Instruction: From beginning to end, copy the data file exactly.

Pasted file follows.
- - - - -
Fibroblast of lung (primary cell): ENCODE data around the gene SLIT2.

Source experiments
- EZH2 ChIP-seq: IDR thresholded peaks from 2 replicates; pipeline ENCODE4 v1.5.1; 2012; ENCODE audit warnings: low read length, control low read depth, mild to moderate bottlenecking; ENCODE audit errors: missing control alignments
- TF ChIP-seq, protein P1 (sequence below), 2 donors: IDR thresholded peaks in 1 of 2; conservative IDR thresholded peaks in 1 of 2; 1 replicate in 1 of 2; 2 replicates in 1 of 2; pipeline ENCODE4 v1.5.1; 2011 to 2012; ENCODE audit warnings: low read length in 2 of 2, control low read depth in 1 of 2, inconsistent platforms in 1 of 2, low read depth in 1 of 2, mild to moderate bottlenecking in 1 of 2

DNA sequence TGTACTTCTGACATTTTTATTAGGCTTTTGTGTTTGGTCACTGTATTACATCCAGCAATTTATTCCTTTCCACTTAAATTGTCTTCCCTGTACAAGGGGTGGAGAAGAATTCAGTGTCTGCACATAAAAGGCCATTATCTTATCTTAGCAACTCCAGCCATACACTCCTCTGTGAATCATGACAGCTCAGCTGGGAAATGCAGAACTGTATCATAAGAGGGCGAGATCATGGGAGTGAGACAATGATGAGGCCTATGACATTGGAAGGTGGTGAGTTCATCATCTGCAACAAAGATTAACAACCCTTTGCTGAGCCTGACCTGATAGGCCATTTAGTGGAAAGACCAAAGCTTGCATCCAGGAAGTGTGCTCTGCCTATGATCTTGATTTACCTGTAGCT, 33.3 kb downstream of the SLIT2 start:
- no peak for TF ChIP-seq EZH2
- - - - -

Fibroblast of lung (primary cell): ENCODE data around the gene SLIT2.

Source experiments
- EZH2 ChIP-seq: IDR thresholded peaks from 2 replicates; pipeline ENCODE4 v1.5.1; 2012; ENCODE audit warnings: low read length, control low read depth, mild to moderate bottlenecking; ENCODE audit errors: missing control alignments
- TF ChIP-seq, protein P1 (sequence below), 2 donors: IDR thresholded peaks in 1 of 2; conservative IDR thresholded peaks in 1 of 2; 1 replicate in 1 of 2; 2 replicates in 1 of 2; pipeline ENCODE4 v1.5.1; 2011 to 2012; ENCODE audit warnings: low read length in 2 of 2, control low read depth in 1 of 2, inconsistent platforms in 1 of 2, low read depth in 1 of 2, mild to moderate bottlenecking in 1 of 2

DNA sequence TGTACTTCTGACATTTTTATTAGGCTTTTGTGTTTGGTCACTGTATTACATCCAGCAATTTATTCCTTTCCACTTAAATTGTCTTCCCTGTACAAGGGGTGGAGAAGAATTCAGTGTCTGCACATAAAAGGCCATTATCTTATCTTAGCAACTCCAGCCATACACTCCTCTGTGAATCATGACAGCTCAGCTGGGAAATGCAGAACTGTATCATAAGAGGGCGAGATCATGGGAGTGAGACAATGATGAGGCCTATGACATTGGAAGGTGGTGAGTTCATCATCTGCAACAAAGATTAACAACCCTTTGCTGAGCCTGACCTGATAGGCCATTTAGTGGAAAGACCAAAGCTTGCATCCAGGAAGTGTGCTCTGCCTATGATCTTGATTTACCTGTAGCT, 33.3 kb downstream of the SLIT2 start:
- no peak for TF ChIP-seq EZH2